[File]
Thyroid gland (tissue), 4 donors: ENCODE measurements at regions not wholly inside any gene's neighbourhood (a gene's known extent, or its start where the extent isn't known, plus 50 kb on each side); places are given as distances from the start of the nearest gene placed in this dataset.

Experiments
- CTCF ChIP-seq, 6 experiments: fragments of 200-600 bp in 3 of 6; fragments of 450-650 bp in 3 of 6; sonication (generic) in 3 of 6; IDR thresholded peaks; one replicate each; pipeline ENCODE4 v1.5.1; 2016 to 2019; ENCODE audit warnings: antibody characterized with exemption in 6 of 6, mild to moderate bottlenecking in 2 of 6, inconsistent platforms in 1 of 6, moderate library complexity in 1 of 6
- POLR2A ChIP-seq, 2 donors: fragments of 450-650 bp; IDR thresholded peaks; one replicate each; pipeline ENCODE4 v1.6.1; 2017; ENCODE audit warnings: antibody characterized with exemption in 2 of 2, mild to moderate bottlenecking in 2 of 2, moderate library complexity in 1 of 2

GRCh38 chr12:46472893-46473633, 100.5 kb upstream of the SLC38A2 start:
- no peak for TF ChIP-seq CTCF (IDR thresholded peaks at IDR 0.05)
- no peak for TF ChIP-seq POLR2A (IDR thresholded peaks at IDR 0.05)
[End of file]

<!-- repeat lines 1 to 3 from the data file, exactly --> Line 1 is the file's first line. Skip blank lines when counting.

Thyroid gland (tissue), 4 donors: ENCODE measurements at regions not wholly inside any gene's neighbourhood (a gene's known extent, or its start where the extent isn't known, plus 50 kb on each side); places are given as distances from the start of the nearest gene placed in this dataset.

Experiments
- CTCF ChIP-seq, 6 experiments: fragments of 200-600 bp in 3 of 6; fragments of 450-650 bp in 3 of 6; sonication (generic) in 3 of 6; IDR thresholded peaks; one replicate each; pipeline ENCODE4 v1.5.1; 2016 to 2019; ENCODE audit warnings: antibody characterized with exemption in 6 of 6, mild to moderate bottlenecking in 2 of 6, inconsistent platforms in 1 of 6, moderate library complexity in 1 of 6